So Sapphire got it right!  There is a crisis going on right now, concerning the proliferation of Black boys in the foster care system.  Let’s look at some data:

-although Black children make up only 15% of the national population, they make up almost 40% of the foster care system population (US Dept of Health and Human Services), while in states like D.C., Maryland and Illinois that number is doubled

-depending on the state, Black boys  make up more than half of the foster care population (see childwelfare.gov factsheets)

And although, according to Adoption.com, Blacks are allegedly more interested in adopting than Whites, 45% and 36% respectively, whether they actually adopt is a different story.  Not to mention, I believe this number varies depending on the source, which is supported by another article published on their site.  (http://library.adoption.com/articles/the-colors-of-adoption-black-vs.-white.html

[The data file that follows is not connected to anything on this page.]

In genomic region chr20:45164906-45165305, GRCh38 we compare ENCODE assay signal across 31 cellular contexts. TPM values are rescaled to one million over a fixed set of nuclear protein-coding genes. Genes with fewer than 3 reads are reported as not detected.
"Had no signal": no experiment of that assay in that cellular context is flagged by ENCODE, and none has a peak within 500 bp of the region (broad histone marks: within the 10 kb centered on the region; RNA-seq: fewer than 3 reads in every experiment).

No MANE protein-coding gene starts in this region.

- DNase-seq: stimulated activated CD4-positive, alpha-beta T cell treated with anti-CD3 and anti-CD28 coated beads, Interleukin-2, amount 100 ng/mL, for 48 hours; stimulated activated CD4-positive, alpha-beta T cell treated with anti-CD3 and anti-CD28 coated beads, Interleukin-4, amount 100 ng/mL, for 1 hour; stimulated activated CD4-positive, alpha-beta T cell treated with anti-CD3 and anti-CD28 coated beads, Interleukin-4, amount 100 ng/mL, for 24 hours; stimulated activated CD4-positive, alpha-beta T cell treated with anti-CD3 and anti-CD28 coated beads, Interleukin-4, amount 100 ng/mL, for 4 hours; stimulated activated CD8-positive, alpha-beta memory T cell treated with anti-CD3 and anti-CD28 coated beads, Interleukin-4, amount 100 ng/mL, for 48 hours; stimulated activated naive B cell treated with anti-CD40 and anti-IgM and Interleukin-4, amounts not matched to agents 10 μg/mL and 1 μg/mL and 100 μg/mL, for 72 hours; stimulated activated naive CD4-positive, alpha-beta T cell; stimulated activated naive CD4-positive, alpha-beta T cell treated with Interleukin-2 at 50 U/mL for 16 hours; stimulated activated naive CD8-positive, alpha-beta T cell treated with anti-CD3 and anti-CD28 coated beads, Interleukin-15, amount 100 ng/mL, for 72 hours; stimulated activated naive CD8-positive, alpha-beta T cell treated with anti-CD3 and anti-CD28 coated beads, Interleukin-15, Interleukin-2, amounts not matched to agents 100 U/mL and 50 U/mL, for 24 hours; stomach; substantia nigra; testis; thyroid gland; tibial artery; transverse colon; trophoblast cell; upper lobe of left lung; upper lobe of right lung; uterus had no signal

The issue is this:  We all know that the odds of a child getting the love, attention and nurture he so desperately needs being  in a foster home, versus being with an adopted family, are minimal, why aren’t we doing anything about it.  What is stopping YOU, single Black women, single Black man or Black couple,  from rescuing these children from this disastrous circumstance?

Why Would a White Man Ever Even “Look” at a Black Woman